Best ResponseYou've already chosen the best response.1y^2 + (x1)^2 = 4 and y^2 = 3(x1) move it so that the circle is centered at the origin; the area stay the same, we just move it y^2 + (x1+1)^2 = 4 and y^2 = 3(x1+1) y^2 + x^2 = 4 and y^2 = 3x x = sqrt(2^2y^2) and x = 1/3 y^2 and it really doesnt matter if we have this oreiented long the x or y soo if its simpler to play with as y = sqrt(2^2x^2) and y = 1/3 x^2 thats fine too

amistre64
 3 years ago
Best ResponseYou've already chosen the best response.1so, what does all this moving and rewrite do? dw:1354733679539:dw it just makes it easier to see the equation to integrate with

amistre64
 3 years ago
Best ResponseYou've already chosen the best response.1the area to remove is between the circle and parabola \[\int_{a}^{b}\sqrt{4x^2}\frac13x^2~dx\]

anonymous
 3 years ago
Best ResponseYou've already chosen the best response.0Thanks! What about the total length of the boundary of R?

amistre64
 3 years ago
Best ResponseYou've already chosen the best response.1hardest part might be in determining the length of the parabolas arc, circles are a dime a dozen

amistre64
 3 years ago
Best ResponseYou've already chosen the best response.1do you recall any details about how to work a line integral?

amistre64
 3 years ago
Best ResponseYou've already chosen the best response.1dw:1354757262089:dw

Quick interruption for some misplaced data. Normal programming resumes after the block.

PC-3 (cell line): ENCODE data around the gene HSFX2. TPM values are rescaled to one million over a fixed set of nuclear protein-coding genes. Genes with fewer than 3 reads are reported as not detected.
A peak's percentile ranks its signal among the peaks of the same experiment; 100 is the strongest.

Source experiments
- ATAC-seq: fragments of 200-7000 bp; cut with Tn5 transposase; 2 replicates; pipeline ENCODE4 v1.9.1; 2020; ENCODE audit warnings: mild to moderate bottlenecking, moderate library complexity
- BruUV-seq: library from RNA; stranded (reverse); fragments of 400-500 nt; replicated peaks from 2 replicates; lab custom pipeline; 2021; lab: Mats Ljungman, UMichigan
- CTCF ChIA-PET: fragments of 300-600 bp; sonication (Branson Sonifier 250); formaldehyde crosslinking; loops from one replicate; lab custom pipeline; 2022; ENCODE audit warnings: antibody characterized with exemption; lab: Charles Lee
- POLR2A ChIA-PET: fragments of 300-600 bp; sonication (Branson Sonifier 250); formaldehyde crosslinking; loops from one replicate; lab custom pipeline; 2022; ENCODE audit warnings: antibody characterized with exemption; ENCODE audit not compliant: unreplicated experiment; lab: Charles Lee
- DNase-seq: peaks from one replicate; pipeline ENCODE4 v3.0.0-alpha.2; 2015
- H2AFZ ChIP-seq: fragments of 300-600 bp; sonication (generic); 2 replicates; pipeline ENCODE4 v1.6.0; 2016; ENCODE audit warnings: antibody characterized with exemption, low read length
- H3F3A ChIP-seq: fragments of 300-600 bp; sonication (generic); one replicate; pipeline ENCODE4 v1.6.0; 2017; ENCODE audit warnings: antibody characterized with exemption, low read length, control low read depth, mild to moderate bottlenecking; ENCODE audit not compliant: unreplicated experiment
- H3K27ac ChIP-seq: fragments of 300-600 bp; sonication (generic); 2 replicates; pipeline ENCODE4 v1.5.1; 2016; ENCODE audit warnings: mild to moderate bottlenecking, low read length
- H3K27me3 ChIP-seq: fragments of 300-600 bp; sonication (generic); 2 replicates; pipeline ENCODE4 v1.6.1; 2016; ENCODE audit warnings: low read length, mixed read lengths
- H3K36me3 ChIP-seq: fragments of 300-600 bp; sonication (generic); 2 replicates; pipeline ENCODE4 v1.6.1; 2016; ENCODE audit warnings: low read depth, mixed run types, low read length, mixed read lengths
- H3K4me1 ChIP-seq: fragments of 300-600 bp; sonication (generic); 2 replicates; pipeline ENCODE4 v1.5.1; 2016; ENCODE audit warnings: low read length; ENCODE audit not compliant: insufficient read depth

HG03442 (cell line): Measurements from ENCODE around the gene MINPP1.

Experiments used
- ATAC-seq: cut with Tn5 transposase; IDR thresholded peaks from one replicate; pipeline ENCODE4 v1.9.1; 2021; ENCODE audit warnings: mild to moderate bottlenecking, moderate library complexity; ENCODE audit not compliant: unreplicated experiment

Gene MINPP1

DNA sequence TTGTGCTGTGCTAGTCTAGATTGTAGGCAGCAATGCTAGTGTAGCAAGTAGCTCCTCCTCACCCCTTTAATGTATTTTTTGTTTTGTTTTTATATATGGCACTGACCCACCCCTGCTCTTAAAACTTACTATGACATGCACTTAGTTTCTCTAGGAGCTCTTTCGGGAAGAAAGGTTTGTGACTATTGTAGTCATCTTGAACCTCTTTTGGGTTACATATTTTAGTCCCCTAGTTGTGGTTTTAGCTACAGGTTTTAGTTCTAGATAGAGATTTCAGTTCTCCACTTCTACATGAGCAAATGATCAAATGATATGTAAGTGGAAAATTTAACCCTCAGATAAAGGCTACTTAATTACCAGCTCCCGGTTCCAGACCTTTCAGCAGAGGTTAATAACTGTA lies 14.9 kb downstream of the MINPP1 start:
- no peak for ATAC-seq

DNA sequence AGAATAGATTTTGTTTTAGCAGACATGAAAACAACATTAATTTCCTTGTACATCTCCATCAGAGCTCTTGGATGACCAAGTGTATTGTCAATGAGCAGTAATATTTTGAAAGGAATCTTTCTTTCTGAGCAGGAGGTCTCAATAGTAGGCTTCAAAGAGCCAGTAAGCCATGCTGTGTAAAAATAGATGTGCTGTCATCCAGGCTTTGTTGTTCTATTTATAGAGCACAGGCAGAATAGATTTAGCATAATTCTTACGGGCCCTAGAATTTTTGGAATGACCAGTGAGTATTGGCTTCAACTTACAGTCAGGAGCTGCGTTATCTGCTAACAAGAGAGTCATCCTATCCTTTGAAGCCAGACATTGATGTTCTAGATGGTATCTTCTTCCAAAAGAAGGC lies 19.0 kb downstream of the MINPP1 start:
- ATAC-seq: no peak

amistre64
 3 years ago
Best ResponseYou've already chosen the best response.1\[\int_{C}ds=\int_{a}^{b}\sqrt{(x')^2+(y' )^2}\]

amistre64
 3 years ago
Best ResponseYou've already chosen the best response.1since x = x x' = 1 y = 1/3 x^2 y' = 2/3 x \[\int_{a}^{b}\sqrt{(1)^2+(\frac23x )^2}~dx\]

anonymous
 3 years ago
Best ResponseYou've already chosen the best response.0that integral equals the boundary?

amistre64
 3 years ago
Best ResponseYou've already chosen the best response.1the integral equals the length of the curve of the parabola im sure you can figure out the circle part

amistre64
 3 years ago
Best ResponseYou've already chosen the best response.1dw:1354758192335:dw

amistre64
 3 years ago
Best ResponseYou've already chosen the best response.1find that and times 2 for the circle part

anonymous
 3 years ago
Best ResponseYou've already chosen the best response.0dw:1354758715223:dw

anonymous
 3 years ago
Best ResponseYou've already chosen the best response.0so 2x 1 + the integral of the curve (4.4) and I'd have 6.4 as total boundary length?

amistre64
 3 years ago
Best ResponseYou've already chosen the best response.1\[y=\sqrt{4x^2}\] \[y'=\frac{x}{\sqrt{4x^2}}\] \[\int_{2}^{\sqrt3}\sqrt{1+\frac{x^2}{4x^2}}dx\]

amistre64
 3 years ago
Best ResponseYou've already chosen the best response.1circle part is, already did the parabola \[2\int_{2}^{\sqrt3}\sqrt{1+\frac{x^2}{4x^2}}dx\] \[2\int_{2}^{\sqrt3}\sqrt{\frac{4}{4x^2}}dx\] \[2\int_{2}^{\sqrt3}\frac{2}{\sqrt{{4x^2}}}dx\] \[dx=2sin(u)~:~dx=2cos(u) du\] \[2\int_{2}^{\sqrt3}\frac{2}{\sqrt{{44sin^2(u)}}}2cos(u) du\] \[2\int_{2}^{\sqrt3}\frac{2}{2\sqrt{{1sin^2(u)}}}2cos(u) du\] \[2\int_{2}^{\sqrt3}\frac{2}{2cos^2(u)}2cos(u) du\] \[2\int_{2}^{\sqrt3}\frac{2}{cos(u)} du\] \[4\int_{2}^{\sqrt3}sec(u) du\] \[4(ln(sec(u)+tan(u))\]and either adjust back to xs, or adujst the limits in terms of us